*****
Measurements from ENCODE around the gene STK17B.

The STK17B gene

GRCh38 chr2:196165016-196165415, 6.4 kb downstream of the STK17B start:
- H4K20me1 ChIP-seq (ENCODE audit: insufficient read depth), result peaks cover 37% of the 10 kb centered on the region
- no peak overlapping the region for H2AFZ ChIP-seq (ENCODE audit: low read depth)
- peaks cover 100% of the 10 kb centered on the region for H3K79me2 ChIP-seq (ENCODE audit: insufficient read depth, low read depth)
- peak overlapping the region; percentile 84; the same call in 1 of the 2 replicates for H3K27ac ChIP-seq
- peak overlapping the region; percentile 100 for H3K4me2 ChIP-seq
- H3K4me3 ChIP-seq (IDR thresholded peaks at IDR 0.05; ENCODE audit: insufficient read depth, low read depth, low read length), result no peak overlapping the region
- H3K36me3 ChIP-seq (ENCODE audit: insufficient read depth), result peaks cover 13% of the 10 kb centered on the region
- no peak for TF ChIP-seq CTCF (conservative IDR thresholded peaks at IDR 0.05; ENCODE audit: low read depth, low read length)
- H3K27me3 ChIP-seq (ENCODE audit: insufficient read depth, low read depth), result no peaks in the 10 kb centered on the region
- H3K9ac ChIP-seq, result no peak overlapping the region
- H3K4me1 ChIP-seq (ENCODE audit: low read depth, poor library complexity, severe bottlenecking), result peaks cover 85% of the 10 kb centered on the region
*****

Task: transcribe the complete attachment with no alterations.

Measurements from ENCODE around the gene STK17B.

The STK17B gene

GRCh38 chr2:196165016-196165415, 6.4 kb downstream of the STK17B start:
- H4K20me1 ChIP-seq (ENCODE audit: insufficient read depth), result peaks cover 37% of the 10 kb centered on the region
- no peak overlapping the region for H2AFZ ChIP-seq (ENCODE audit: low read depth)
- peaks cover 100% of the 10 kb centered on the region for H3K79me2 ChIP-seq (ENCODE audit: insufficient read depth, low read depth)
- peak overlapping the region; percentile 84; the same call in 1 of the 2 replicates for H3K27ac ChIP-seq
- peak overlapping the region; percentile 100 for H3K4me2 ChIP-seq
- H3K4me3 ChIP-seq (IDR thresholded peaks at IDR 0.05; ENCODE audit: insufficient read depth, low read depth, low read length), result no peak overlapping the region
- H3K36me3 ChIP-seq (ENCODE audit: insufficient read depth), result peaks cover 13% of the 10 kb centered on the region
- no peak for TF ChIP-seq CTCF (conservative IDR thresholded peaks at IDR 0.05; ENCODE audit: low read depth, low read length)
- H3K27me3 ChIP-seq (ENCODE audit: insufficient read depth, low read depth), result no peaks in the 10 kb centered on the region
- H3K9ac ChIP-seq, result no peak overlapping the region
- H3K4me1 ChIP-seq (ENCODE audit: low read depth, poor library complexity, severe bottlenecking), result peaks cover 85% of the 10 kb centered on the region